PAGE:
So is it a class or what?

C# doesn’t stop to surprise me. While looking at Moq source code I noticed something strange:


Generic constraint says class but yet somehow interfaces account for class?

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Nate Kohari says:

Yeah, it’s a little confusing for sure. It’s just because there are two constraints related to the “kind” of type: class and struct. The former just means “reference type” and the latter means “value type”. I’m sure they did it to avoid adding more keywords to the language — which would really be a nightmare for reverse-compatibility.

Tuna Toksoz says:

How about the constraint new()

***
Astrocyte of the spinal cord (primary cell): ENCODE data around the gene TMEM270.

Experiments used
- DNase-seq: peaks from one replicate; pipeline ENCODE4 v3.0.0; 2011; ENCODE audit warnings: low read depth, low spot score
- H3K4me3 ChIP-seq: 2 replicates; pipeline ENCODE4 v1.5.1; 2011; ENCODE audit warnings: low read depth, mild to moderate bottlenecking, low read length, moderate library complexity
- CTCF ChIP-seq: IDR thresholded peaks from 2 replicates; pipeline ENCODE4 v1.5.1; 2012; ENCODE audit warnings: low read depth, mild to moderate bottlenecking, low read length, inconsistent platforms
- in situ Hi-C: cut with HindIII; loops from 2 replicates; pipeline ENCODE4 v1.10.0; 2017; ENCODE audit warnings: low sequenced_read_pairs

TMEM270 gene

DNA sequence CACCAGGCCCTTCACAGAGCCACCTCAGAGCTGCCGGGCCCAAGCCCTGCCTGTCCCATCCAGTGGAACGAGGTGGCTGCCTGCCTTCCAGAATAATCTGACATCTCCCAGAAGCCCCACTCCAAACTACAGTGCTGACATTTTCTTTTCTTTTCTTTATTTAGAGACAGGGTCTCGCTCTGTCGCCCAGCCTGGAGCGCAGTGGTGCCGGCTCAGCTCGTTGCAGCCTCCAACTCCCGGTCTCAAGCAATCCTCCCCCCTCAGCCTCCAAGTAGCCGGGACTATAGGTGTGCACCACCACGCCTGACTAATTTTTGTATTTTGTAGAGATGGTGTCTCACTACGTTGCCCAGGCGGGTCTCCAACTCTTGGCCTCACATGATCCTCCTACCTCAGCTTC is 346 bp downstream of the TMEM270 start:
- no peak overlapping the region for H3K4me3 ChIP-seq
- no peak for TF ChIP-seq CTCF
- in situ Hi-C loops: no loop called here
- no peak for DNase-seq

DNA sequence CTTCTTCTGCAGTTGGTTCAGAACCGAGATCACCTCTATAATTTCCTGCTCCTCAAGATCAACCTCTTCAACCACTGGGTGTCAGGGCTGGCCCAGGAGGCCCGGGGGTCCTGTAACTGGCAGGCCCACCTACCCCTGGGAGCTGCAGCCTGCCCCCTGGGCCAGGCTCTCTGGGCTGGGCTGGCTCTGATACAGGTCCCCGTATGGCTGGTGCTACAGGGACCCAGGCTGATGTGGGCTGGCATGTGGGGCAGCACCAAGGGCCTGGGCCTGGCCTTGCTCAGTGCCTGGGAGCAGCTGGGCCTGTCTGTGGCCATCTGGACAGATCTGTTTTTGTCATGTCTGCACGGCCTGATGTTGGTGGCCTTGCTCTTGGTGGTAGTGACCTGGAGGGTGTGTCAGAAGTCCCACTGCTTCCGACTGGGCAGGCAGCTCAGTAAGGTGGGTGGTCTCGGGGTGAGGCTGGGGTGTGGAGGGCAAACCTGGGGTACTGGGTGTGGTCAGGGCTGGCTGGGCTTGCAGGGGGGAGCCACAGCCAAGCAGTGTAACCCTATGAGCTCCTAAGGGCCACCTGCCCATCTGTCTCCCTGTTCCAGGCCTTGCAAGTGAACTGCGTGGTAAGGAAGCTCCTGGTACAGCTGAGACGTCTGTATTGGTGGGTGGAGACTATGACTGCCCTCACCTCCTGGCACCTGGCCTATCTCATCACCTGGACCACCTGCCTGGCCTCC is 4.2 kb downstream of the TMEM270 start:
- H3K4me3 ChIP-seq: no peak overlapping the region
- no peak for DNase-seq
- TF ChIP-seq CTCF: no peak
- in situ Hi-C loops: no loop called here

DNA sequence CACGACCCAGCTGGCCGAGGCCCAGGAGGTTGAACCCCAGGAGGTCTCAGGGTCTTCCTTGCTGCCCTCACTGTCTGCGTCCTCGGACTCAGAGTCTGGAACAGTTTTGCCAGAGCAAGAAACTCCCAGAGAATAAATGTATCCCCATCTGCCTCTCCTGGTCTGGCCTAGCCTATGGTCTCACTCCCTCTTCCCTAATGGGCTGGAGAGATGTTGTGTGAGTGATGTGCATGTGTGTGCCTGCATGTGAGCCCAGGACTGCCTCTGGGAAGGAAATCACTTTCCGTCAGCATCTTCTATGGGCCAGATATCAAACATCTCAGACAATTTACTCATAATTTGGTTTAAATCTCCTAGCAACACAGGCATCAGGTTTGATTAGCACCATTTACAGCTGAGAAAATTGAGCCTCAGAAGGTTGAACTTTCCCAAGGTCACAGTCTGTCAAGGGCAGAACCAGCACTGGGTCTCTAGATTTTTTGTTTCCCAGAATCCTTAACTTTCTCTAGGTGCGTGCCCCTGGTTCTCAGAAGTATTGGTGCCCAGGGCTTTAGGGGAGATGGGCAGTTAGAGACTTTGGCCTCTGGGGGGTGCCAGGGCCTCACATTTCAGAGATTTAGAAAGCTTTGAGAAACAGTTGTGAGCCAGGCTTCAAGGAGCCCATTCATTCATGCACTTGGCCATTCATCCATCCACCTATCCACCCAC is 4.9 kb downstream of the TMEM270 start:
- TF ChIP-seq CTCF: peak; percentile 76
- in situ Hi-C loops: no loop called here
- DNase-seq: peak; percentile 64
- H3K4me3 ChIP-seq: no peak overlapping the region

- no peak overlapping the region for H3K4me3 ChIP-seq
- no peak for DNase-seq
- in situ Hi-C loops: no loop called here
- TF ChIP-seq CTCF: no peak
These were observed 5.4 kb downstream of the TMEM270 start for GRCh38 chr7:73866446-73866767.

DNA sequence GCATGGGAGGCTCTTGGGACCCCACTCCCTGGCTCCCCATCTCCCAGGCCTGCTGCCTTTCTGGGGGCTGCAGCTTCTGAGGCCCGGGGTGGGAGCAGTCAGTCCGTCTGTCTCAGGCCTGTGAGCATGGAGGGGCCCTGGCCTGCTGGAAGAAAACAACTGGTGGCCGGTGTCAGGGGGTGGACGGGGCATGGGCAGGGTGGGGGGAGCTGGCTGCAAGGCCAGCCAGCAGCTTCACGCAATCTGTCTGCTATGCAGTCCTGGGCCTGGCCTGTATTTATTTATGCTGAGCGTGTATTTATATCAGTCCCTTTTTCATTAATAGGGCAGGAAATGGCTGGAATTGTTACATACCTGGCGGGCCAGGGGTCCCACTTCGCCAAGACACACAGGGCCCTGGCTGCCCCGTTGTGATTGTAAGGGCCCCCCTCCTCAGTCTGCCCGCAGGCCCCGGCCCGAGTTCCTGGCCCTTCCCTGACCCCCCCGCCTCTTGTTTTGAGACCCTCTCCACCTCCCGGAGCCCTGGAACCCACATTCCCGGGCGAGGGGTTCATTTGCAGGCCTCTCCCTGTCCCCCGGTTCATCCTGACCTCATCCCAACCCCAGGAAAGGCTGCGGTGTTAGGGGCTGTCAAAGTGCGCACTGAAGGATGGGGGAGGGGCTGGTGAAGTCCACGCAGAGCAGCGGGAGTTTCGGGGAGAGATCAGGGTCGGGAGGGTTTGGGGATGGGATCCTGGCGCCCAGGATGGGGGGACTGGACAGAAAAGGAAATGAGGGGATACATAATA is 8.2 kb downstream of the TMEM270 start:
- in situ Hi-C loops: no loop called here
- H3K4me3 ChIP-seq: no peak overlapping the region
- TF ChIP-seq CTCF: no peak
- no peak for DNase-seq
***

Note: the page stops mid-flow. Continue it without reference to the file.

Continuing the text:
public class SomeClass where T:class,new()

looks ugly yet functional 🙂

Yes, it does the job, but not completely.

public class MyClass where T:class ,new(){}
public delegate void ImADelegate();

//somewhere else
var withDelegate = new MyClass();//won’t compile
var withInterface = new MyClass();//won’t compile
var withClass = new MyClass();//won’t compile

last line won’t compile, because string, although being a class doesn’t have parameterless constructor, and thats what new() demands.

Tuna Toksoz says:

Yes, right! I tend not to use it but there are times that you have to use it.
For example, since MVC framework doesn’t have any IoC stuff, they required me to use their method:
string RenderComponent(Expression> expr) where T:new()

then I believed in power of OSS and created a patch for MvcContrib which enables one to use IoC